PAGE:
It's not a secret
We've called this thing by that name since 2009. The name can mean "Your Nicaragua" or "His Nicaragua" in spanish. The dual meaning is appropriate in that we've attempted to live in two worlds for a long time. I hesitate to say two worlds, because that's not really a fair statement. This is one world that we all share and whether you're a Christian, a Jew, or an athiest, that is just the truth. What I'm trying to articulate is that Su Nica was founded in such a way that people of little to no faith might feel as welcome participants in our efforts.
This is not to say that we are not a faith-based organization. Su Nica was most definitely founded in response to the faith of it's founders. That faith is in Jesus as the Messiah of Israel, God in the flesh, and Savior of the world. THAT SAID, we have and always will be open to people of different faiths or of no faith being a part of what we do. If anyone is on board with bringing clean water and education to Nicaragua, we invite you to help us in that end. If we can together help Nicaraguans thrive, then let's do it. The only thing that we ask, is that you don't be surprised when we give the glory to God, which is where we passionately believe it's due.
" We've never lied about our faith, but Angel Oak urged us to stop trying so hard to please everyone and to just stand for what we believe. We agree with that and here is an excerpt from their latest blog. You can read the whole post by clicking HERE.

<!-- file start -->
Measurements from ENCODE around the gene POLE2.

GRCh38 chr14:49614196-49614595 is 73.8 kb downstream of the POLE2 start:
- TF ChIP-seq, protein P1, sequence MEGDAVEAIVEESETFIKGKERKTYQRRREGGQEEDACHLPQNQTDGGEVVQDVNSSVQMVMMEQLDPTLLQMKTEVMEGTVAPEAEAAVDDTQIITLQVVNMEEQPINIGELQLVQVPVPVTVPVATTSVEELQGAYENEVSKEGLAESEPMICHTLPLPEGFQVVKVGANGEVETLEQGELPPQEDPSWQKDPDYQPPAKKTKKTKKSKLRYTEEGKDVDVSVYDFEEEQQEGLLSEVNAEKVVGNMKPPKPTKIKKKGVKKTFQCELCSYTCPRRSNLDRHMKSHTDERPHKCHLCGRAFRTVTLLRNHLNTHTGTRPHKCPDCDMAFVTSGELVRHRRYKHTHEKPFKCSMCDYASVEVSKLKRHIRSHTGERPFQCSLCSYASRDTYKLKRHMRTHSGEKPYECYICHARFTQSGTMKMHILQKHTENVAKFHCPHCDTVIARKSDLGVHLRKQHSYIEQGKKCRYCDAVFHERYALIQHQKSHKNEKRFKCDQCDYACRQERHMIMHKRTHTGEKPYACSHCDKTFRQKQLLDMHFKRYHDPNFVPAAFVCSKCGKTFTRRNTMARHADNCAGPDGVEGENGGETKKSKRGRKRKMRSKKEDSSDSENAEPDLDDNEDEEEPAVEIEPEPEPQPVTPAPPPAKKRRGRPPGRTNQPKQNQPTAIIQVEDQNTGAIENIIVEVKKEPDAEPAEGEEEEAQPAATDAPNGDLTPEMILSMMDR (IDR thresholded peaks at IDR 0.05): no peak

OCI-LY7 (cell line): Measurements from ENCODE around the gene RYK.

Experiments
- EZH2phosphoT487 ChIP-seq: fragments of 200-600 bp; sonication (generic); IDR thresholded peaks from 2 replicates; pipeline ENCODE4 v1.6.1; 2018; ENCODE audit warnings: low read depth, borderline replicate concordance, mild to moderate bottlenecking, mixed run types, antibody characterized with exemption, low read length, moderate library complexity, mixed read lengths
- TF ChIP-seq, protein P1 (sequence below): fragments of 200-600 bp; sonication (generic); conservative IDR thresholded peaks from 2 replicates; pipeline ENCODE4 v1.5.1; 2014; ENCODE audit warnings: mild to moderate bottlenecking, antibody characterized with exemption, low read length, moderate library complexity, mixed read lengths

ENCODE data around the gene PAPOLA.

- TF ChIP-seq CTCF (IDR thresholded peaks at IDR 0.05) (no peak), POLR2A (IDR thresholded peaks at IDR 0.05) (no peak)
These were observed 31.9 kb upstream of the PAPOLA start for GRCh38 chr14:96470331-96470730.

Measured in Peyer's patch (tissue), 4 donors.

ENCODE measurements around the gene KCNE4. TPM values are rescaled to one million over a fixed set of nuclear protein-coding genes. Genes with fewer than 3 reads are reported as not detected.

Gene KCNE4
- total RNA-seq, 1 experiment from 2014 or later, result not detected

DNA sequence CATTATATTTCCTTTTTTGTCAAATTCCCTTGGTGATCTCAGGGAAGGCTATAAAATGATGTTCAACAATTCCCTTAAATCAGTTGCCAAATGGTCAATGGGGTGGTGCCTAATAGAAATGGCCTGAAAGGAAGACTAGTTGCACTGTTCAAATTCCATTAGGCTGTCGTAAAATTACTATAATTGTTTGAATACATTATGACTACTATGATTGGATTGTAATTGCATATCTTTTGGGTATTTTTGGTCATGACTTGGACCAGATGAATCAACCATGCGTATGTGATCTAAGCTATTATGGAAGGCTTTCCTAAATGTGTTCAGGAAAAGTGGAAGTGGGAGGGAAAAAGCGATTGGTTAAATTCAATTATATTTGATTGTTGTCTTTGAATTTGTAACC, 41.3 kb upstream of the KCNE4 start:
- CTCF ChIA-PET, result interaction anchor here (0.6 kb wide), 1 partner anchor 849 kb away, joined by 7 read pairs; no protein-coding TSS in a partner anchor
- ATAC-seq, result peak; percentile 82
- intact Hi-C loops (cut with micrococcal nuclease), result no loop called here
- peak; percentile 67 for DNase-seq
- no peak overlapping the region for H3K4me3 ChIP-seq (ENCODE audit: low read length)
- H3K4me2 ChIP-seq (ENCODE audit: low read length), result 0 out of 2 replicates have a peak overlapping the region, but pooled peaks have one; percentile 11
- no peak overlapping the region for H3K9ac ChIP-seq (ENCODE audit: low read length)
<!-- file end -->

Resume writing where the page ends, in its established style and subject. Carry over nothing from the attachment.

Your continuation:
But the reason its founders, Alan and Josh, dropped their old jobs and committed their lives to serving Nicaragua has nothing really to do with water or education. It was the result of a calling. They both felt the Lord orienting their hearts to the land of lakes and volcanos. But they have debated how much they should position Su Nica as a Christian organization since they began a few years ago. Should they be as straightforward as saying their mission is to share Christ with Nicaraguans through meeting their physical needs?
In today’s world, a world defined by the bottom line, polarizing beliefs are not popular. People are sensitive about how their beliefs, no matter how central they are to them as a person, might clash with the status quo and…affect their bank accounts. As our team met with Alan, he decided he wasn’t going to let the fear of failure or the pressure of society compromise his faith.
It’s rare to see someone truly stand for something, much less something with the power to change lives. So, thank you Su Nica for inspiring us to be fearless in our own faith. "